Canadians are world-renowned for our politeness. Whether apologizing after someone walks into us or forming a line for the bus, being nice is a part of who we are. This politeness extends to the courtroom where rules about civility for lawyers are treated as sacred. Being pleasant, however, is not always in the interests of justice and there are times when it’s necessary for lawyers to be less than civil.
Last week, the Supreme Court of Canada overturned a finding of misconduct for Toronto lawyer Joseph Groia and in doing so, it raised the issue of when civility can be counterproductive.
History of the case
The alleged misconduct related to the high-profile case of John Felderhof, a senior officer with Bre-X Minerals, who in 2004 was acquitted of charges related to insider trading and authorizing misleading news releases. Mr Groia was a lawyer for the defendant on that case in which disputes between the Crown and the defence reportedly became increasingly hostile and nearly ground the trial to a halt.
After the trial, The Law Society brought disciplinary proceedings against Mr Groia, alleging professional misconduct based on his uncivil behaviour. A hearing panel suspended his licence to practice law for two months and ordered him to pay $247,000 in costs.
Mr Groia appealed the finding with The Law Society Appeal Panel, Divisional Court and the Ontario Court of Appeal but each time he was unsuccessful and the finding was upheld. He did, however, manage to have the suspension lowered to one month and the costs reduced to $200,000.
Mr Groia took one last roll of the dice and the case was brought before the Supreme Court of Canada. This time the judges ruled 6-3 in his favour. The Appeal Panel’s finding of professional misconduct against Mr Groia was determined to have been “unreasonable” and the finding of misconduct was overturned. “Trials are not — nor are they meant to be — tea parties.” – Justice Moldaver
“Trials are not — nor are they meant to be — tea parties.” – Justice Moldaver
What this means for the legal system
This Supreme Court of Canada decision highlights the conflict between the sanctity of civility in the courtroom and criminal defence lawyers duty of zealous advocacy.
According to the Federation of Law Societies of Canada’s Model Code of Professional Conduct, resolute advocacy requires lawyers to “raise fearlessly every issue, advance every argument and ask every question, however distasteful, that the lawyer thinks will help the client’s case”.
The Law Society, Divisional Court and Appeal Court clearly felt Mr Groia crossed a line in his conduct towards the prosecution during the Felderhof trial.
Mr Groia made an impassioned defence of his client based on what he thought was verifiable information. If he had decided to hold back on attacking the prosecution’s case out of politeness, would he really have been doing his job? It is the defence’s duty to pursue every avenue available to them to ensure their client does not go to jail, even if it involves going against civility conventions.
Freedom for defence lawyers is a must for our justice system
This case is confirmation of the fact that defence lawyers are within their rights to bring any applications possible – even applications that some may find uncomfortable – if it is for the benefit of defending their client. Some requests made in court may get a little personal. In the Felderhof case, Mr Groia made abuse of process allegations against the prosecution for failing to disclose elements of its case. Questioning the opposing lawyers’ integrity like this was seen as getting too personal and uncivil for The Law Society.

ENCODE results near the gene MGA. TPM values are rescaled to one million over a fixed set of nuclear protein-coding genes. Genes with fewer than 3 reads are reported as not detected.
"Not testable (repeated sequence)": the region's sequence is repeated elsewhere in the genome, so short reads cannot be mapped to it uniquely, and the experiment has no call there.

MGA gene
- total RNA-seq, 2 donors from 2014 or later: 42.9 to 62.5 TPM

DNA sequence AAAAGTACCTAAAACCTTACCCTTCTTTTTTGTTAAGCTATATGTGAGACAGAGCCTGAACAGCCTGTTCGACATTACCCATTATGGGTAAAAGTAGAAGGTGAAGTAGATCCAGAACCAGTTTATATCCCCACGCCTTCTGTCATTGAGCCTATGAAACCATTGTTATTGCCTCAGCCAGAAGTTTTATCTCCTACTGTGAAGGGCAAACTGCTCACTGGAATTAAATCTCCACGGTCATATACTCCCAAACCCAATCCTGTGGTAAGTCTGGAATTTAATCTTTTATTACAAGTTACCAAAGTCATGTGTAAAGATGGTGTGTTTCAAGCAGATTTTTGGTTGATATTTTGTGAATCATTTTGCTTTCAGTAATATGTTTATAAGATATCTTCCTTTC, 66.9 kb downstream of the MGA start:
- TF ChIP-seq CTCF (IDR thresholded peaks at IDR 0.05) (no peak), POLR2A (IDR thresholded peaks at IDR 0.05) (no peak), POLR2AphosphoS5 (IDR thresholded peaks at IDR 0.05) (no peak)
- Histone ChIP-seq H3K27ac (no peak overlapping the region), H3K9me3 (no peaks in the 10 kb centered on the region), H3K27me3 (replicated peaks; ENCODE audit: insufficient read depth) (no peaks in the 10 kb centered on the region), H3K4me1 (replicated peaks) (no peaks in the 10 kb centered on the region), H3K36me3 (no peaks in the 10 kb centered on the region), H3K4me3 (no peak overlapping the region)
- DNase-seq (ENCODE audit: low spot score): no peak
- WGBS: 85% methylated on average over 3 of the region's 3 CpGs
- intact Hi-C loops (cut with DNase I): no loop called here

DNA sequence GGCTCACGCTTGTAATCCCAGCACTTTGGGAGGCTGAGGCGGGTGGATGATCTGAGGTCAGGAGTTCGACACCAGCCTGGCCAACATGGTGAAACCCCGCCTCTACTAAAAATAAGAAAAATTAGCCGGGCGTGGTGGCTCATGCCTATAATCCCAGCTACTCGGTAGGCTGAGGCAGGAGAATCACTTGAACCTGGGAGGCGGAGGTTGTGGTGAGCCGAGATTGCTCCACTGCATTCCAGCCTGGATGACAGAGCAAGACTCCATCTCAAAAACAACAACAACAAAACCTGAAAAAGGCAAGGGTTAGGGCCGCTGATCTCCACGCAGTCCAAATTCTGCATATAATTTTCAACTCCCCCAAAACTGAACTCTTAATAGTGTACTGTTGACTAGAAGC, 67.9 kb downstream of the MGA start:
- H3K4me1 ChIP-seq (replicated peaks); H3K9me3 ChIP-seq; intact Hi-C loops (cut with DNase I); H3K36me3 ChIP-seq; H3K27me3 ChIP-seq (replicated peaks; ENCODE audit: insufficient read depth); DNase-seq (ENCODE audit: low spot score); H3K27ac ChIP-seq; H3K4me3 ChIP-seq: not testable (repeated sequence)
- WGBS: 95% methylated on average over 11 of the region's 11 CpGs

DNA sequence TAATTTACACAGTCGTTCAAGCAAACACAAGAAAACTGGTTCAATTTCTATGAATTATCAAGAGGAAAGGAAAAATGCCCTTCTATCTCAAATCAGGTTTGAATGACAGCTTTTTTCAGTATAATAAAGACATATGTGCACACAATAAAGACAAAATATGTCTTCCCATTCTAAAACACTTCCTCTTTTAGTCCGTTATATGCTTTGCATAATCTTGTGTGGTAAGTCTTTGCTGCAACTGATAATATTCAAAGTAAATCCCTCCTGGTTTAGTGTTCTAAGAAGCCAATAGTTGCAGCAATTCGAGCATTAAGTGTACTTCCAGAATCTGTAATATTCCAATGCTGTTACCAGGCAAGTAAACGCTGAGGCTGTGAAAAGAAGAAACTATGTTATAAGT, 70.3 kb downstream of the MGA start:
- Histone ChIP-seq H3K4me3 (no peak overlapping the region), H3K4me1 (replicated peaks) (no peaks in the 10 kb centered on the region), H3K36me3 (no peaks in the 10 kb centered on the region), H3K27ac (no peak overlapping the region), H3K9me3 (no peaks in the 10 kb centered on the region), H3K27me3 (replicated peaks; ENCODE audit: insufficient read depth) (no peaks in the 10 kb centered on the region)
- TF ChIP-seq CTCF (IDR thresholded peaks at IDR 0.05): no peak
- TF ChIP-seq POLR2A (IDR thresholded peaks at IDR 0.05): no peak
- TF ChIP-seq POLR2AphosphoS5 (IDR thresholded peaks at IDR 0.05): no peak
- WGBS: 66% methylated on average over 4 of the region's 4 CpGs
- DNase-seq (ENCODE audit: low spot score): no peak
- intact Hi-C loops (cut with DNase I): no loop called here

Although the allegations were shown to be false they were also shown to have been made by Mr Groia based on facts he believed to be true and he had acted in good faith.
Although The Law Society took exception to Mr Groia’s attack on the prosecution, the Supreme Court of Canada took his side. Justice Moldaver said: “It is not professional misconduct to challenge opposing counsel’s integrity based on a sincerely held but incorrect legal position so long as the challenge has a sufficient factual foundation, such that if the legal position were correct, the challenge would be warranted.”
The Supreme Court of Canada recognized the right of defence lawyers to make uncivil applications if it is in the interests of their client and so long as it is based on verifiable facts.
An issue the Supreme Court of Canada was wary of was the potential chilling effect this case would have had on the principle of zealous advocacy. Instead, the Court sent a message that rules about civility cannot muzzle the right of lawyers to make a full defence. This is a good thing. Zealous advocacy does not mean making unsubstantiated claims but it does mean asking difficult questions. Without this ability, it would be like a boxer having one hand tied behind their back – it wouldn’t be a fair fight. In order to have a fair system, both sides need to be able to use any and all weaponry at their disposal.
Why you should want a rude lawyer
If you found yourself in legal trouble, what kind of lawyer would you want representing you? One who would not speak up about something unfair at a trial because they want to be respectable, or one who would not let a single thing slip. You want a lawyer who is going to fight tooth and nail for you.
Criminal defence lawyers, in particular, receive a lot of criticism and are often accused of “fighting dirty” to ensure their clients are found not guilty. These people often misinterpret the passion with which lawyers defend their clients for underhandedness. If notions of civility ever curtail the principle of zealous advocacy, it would be to the detriment of a fair and balanced justice system. As Justice Moldaver put it: “Trials are not — nor are they meant to be — tea parties.”